Monday, July 25, 2011

Here's What they Don't Tell You

If you are having problems getting pregnant, people want to lift you up by telling you all the good things that life without kids means.  Sleeping for starters, freedom to come and go as you please, seeing a first run movie in the theater- you get the picture.

Here is the big one you probably have not been told- with children comes disparaging comments about your parenting from your in-laws.  If things were strained before, just wait until baby comes along.  I get along well with my in-laws, but sometimes I cannot believe the things that are said.

Let's take today.  My mother-in-law comes over to see Evan.  I am slightly freaking out about his lack of language acquisition (another post to come on this) so I have been making a conscientious effort to label things and repeat words.  He thinks animal noises are funny.  Please forgive this digression, but why are there so many baby products geared around farm animals?  Maybe this is ethnocentric because I have lived in a city or suburb my whole life, but it seems like overkill.  Evan alone has a tracker toy that totes along a wagon of animals, a little people farm, and a page in his 100 first baby words book dedicated to farm animals.  They sell baby flash cards of just farm animals.  I guess they are cuter the Little People meter maids and streets and sanitation workers.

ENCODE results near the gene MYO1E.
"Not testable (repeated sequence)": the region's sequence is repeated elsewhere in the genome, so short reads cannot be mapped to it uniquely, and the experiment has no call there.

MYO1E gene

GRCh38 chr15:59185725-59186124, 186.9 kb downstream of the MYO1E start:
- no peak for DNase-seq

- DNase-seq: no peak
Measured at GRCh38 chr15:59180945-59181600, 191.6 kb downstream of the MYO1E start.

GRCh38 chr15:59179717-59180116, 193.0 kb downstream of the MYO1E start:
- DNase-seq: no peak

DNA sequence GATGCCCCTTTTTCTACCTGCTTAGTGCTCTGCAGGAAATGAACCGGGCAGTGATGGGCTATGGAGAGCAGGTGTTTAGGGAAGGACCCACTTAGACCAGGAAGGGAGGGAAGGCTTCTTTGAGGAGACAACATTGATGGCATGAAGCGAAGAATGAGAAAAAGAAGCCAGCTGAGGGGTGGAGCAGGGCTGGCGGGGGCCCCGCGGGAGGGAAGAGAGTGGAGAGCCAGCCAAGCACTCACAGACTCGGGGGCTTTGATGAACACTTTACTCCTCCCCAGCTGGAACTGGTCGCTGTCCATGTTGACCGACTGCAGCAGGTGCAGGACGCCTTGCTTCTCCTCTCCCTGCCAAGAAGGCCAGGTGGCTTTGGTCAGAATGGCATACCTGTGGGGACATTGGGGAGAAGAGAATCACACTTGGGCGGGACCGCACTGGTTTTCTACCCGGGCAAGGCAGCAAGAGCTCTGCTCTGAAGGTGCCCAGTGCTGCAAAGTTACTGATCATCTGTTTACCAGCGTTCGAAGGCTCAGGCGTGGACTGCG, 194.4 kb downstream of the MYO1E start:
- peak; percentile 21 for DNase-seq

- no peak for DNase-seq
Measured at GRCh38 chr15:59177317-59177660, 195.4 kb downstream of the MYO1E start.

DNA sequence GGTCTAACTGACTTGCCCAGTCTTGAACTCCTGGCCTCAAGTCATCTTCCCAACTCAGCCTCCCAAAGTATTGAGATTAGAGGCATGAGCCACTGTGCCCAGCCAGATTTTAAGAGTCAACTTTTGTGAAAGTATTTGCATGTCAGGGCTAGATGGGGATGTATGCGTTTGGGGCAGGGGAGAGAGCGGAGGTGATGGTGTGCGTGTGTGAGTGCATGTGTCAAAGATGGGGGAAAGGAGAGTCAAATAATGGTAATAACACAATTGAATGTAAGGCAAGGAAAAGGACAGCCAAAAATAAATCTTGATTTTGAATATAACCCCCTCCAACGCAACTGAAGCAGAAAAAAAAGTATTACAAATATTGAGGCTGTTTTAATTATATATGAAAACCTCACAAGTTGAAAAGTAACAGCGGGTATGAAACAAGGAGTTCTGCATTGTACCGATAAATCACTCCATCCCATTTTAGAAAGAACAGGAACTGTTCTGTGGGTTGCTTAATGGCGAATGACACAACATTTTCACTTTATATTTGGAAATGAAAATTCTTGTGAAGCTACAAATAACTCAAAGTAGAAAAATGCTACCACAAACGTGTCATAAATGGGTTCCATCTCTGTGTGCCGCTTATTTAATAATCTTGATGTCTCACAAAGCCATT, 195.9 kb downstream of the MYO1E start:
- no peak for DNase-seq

As I was complaining-  Evan picked up his animal book and I started doing my new word game with him.  In my view, there is only so many times you can ask, "what does the cow say?" and get no response.  So now I ask, "what does the cow say when he is happy" and I say moo all excitedly and tickle him, and then I ask "what does the cow say when he is surprise?" and I bark  moo and lift him unexpectedly. I run through a rainbow of emotions and the move on to another animal who is also feeling overly emotional. He thinks this is hilarious.  So she asked why was I doing this.  I responded, "to help him build vocabulary and to learn to label his feelings?" And she says, "you need help." with her mouth cocked up and this judging look in her eye that my sister-in-law and I have seen all too often.

It is not like I can snap, "I would like to see you do better" since the product of her parenting is my husband.  I guess these judgments come with the territory, but I could definitely do without the snarky remarks.


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